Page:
Friday 1 February 2019

The Menindee Fish Kill Whodunit: Solved!

Ever since the Menindee catastrophe happened our beloved leaders have offered their explanations for the mystery: dats Shtraya, mite, sometimes it dont rain (Michael McCormack); Phillip Glyde would probably say something about “evaporation”. Perhaps we should pray to Gawd, would be Scott Morrison’s wisdom.

Well, mystery solved.

Cotton farms at Bullamon Plains, Queensland. This
farm is a Cubbie style operation. Image Credits: Rex Patrick.

The Moonie river passing Bullamon Plains
farm and the offtake channel. Image Credits: Rex Patrick.

Vast expanses of cotton fields and associated
water storages in Queensland. Image Credits: Rex Patrick.

The problem, reports Centre Alliance SA Senator Rex Patrick, is not that there’s no water in the northern Murray-Darling Basin. The problem is that what water there is, doesn’t make it to the rivers:
At Dubbo, where I started my journey this morning, there was 1665 ML of water flowing along the Macquarie River. By the time I had driven 3 hours north, level with Carinda, the river flows had dropped to zero.
What happened in that short distance? That entire 1665 ML has been taken by irrigators - by the many farms I had passed along the road. I could see some of that water in the channels (some lined, some unlined) next to some cotton fields.
That’s what locals have been saying all along. Patrick’s findings, too, are consistent with the ABC Four Corner’s July 24 2017 report “Pumped: Who’s benefitting from the billions spent on the Murray-Darling?”. And I must apologise to readers if I sound repetitive, but I most definitely recommend that report.

That is not meant to deny Rex Patrick plaudits, but photos like those aren’t new. The one below is older and tells the same story:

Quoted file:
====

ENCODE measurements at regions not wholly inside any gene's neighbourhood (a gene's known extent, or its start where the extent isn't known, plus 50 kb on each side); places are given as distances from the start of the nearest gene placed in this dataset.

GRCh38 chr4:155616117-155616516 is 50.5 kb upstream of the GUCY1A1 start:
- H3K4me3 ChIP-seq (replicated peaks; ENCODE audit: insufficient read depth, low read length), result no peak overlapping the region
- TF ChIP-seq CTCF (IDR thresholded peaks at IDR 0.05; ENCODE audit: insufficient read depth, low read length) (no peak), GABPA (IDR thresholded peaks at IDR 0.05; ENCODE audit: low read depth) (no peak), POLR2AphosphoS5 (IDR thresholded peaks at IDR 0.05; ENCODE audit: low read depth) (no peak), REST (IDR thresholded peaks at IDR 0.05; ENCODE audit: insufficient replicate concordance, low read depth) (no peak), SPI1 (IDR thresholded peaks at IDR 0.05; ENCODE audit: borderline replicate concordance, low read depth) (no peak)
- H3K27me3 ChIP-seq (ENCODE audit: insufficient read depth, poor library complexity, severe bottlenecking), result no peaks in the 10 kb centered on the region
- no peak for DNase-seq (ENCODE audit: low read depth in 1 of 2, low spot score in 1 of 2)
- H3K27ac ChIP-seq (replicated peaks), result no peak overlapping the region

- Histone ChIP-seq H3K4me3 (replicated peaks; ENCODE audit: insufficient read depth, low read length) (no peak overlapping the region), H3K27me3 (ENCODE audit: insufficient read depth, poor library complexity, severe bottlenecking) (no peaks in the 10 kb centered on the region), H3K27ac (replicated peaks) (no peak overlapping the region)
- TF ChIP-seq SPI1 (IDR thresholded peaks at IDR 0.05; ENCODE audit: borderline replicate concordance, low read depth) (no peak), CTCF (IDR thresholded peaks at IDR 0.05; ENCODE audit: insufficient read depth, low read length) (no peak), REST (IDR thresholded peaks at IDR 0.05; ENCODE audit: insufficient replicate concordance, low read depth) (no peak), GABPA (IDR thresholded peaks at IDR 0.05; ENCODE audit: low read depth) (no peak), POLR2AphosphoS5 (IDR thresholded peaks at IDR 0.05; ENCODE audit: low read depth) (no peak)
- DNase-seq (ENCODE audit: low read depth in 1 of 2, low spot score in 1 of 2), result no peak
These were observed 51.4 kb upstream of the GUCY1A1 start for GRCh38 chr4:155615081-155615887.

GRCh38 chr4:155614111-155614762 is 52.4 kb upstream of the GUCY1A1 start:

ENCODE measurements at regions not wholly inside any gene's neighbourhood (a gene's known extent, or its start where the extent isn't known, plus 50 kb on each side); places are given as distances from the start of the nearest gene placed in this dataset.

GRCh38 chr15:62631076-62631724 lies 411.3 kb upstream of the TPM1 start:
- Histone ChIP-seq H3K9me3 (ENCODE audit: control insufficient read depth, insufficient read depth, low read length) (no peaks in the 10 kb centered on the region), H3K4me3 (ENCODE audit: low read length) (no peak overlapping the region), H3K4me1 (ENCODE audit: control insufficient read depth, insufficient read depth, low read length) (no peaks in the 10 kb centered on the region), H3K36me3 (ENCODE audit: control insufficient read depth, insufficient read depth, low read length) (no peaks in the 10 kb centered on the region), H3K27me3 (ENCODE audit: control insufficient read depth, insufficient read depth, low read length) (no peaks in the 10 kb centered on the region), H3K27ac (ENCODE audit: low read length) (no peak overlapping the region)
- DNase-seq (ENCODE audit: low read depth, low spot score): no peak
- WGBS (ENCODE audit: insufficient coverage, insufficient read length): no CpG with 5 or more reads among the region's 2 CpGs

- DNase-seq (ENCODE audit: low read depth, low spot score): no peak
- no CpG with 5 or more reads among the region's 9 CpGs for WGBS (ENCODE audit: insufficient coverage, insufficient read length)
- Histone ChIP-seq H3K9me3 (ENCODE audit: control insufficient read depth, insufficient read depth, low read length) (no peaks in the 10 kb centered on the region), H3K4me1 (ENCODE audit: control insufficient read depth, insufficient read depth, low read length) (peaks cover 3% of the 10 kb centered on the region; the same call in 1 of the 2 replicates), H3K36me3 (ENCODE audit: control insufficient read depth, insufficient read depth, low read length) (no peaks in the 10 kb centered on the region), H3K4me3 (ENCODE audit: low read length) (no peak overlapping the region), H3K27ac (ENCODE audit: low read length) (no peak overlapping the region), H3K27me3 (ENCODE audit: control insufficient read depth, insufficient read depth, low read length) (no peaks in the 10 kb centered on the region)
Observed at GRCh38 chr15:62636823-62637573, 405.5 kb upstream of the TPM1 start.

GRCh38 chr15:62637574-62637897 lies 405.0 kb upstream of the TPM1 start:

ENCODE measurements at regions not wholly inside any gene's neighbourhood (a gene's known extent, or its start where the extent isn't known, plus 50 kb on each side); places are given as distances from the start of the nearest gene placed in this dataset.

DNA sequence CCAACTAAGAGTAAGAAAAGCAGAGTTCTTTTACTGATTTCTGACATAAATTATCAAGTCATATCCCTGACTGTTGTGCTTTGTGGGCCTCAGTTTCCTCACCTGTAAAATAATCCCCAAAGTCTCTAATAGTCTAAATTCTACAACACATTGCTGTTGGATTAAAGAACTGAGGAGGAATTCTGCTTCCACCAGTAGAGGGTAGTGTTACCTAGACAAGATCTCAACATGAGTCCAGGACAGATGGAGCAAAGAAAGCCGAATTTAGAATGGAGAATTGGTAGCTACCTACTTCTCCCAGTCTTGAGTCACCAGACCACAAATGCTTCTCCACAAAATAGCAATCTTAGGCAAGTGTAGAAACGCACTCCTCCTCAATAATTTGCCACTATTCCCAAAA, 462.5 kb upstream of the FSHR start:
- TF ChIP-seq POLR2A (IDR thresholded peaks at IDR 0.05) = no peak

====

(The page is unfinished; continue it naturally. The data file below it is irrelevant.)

Billions of litres were being diverted
for irrigation, in breach of the deal. (source)

Amazing how a little brains and willingness to do some legwork helps.


After the Menindee ongoing catastrophe, two official, voluminous studies dealing on related matters have been been made public: the Productivity Commission’s Five-Year Assessment and the SA Murray-Darling Basin Royal Commission Report. Not counting supporting material (issues paper, draft reports, witness statements, public hearings transcripts, submissions and sundry official correspondence) that’s about 1.2 thousand pages in dense bureaucratic language/legalese.

No wonder, then, that media reports attempting to provide a more in-depth coverage require a team of journalists (example).

And that is before mentioning the avalanche of semi-official government bodies’ and political parties’ media/press releases, news articles and opinion pieces.

I might be stating the obvious -- but it deserves to be remarked nonetheless given petty bourgeois, liberal/leftish intellectuals’ broken-record criticism of the alleged cognitive disabilities of the “(white) working class” -- that in a situation like this it becomes difficult for a common member of the public, however dedicated, to have a clear picture of the events.

That situation explains what to me looks like a common misconception among the public (including those self-assessed informed intellectuals). I’ve heard it expressed in conversation and it seems to underlie a lot of the journalistic reporting. It goes something like this: the Murray-Darling Basin Authority failed miserably (as reality dramatically illustrates and as one can legitimately conclude from those two reports), therefore, to fix the Basin’s problems one needs only to fix the MDBA. After all, “unwilling or incapable of acting lawfully”, the MDBA has been accused (and the evidence seems overwhelming) of gross maladministration, negligence, the environment wasn’t prioritised and ignored climate change.

The idea is that the relationship MDBA/Basin States is something like this:

In that view, the MDBA processes information, reaches conclusions, and issues orders. It’s a coordinator. The Basin States execute those orders.

That scheme makes intuitive sense.